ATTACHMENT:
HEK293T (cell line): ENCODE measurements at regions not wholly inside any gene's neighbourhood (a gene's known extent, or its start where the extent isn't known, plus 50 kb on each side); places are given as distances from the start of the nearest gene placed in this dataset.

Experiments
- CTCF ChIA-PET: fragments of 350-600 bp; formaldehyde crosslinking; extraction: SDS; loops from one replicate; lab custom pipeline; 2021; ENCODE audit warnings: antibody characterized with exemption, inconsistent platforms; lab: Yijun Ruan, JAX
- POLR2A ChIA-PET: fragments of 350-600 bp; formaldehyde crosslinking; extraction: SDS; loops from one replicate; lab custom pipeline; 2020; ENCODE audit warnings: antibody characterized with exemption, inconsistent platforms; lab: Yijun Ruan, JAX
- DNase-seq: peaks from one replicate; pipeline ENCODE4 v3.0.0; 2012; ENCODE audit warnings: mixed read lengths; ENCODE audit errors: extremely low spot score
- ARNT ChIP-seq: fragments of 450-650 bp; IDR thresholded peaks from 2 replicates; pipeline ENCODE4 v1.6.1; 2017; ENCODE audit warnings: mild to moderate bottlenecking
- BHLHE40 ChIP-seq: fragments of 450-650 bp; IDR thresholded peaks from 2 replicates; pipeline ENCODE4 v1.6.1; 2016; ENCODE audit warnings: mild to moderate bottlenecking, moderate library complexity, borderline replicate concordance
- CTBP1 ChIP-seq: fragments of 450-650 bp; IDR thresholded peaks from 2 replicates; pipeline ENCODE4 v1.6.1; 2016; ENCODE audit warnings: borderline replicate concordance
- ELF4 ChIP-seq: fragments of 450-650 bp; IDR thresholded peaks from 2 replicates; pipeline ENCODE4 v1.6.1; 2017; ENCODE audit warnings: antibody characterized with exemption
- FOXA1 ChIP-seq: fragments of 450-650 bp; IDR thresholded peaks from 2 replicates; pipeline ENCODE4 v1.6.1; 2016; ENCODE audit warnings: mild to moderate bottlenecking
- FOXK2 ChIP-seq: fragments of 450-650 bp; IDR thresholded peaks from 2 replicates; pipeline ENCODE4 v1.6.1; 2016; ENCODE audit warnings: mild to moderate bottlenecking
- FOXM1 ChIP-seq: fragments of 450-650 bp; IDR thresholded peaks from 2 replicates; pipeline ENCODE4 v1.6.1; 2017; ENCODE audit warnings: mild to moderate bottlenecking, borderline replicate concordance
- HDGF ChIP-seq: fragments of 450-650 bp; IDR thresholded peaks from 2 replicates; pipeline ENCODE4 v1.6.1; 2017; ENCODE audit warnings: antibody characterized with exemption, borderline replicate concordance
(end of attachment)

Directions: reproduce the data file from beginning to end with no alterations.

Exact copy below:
HEK293T (cell line): ENCODE measurements at regions not wholly inside any gene's neighbourhood (a gene's known extent, or its start where the extent isn't known, plus 50 kb on each side); places are given as distances from the start of the nearest gene placed in this dataset.

Experiments
- CTCF ChIA-PET: fragments of 350-600 bp; formaldehyde crosslinking; extraction: SDS; loops from one replicate; lab custom pipeline; 2021; ENCODE audit warnings: antibody characterized with exemption, inconsistent platforms; lab: Yijun Ruan, JAX
- POLR2A ChIA-PET: fragments of 350-600 bp; formaldehyde crosslinking; extraction: SDS; loops from one replicate; lab custom pipeline; 2020; ENCODE audit warnings: antibody characterized with exemption, inconsistent platforms; lab: Yijun Ruan, JAX
- DNase-seq: peaks from one replicate; pipeline ENCODE4 v3.0.0; 2012; ENCODE audit warnings: mixed read lengths; ENCODE audit errors: extremely low spot score
- ARNT ChIP-seq: fragments of 450-650 bp; IDR thresholded peaks from 2 replicates; pipeline ENCODE4 v1.6.1; 2017; ENCODE audit warnings: mild to moderate bottlenecking
- BHLHE40 ChIP-seq: fragments of 450-650 bp; IDR thresholded peaks from 2 replicates; pipeline ENCODE4 v1.6.1; 2016; ENCODE audit warnings: mild to moderate bottlenecking, moderate library complexity, borderline replicate concordance
- CTBP1 ChIP-seq: fragments of 450-650 bp; IDR thresholded peaks from 2 replicates; pipeline ENCODE4 v1.6.1; 2016; ENCODE audit warnings: borderline replicate concordance
- ELF4 ChIP-seq: fragments of 450-650 bp; IDR thresholded peaks from 2 replicates; pipeline ENCODE4 v1.6.1; 2017; ENCODE audit warnings: antibody characterized with exemption
- FOXA1 ChIP-seq: fragments of 450-650 bp; IDR thresholded peaks from 2 replicates; pipeline ENCODE4 v1.6.1; 2016; ENCODE audit warnings: mild to moderate bottlenecking
- FOXK2 ChIP-seq: fragments of 450-650 bp; IDR thresholded peaks from 2 replicates; pipeline ENCODE4 v1.6.1; 2016; ENCODE audit warnings: mild to moderate bottlenecking
- FOXM1 ChIP-seq: fragments of 450-650 bp; IDR thresholded peaks from 2 replicates; pipeline ENCODE4 v1.6.1; 2017; ENCODE audit warnings: mild to moderate bottlenecking, borderline replicate concordance
- HDGF ChIP-seq: fragments of 450-650 bp; IDR thresholded peaks from 2 replicates; pipeline ENCODE4 v1.6.1; 2017; ENCODE audit warnings: antibody characterized with exemption, borderline replicate concordance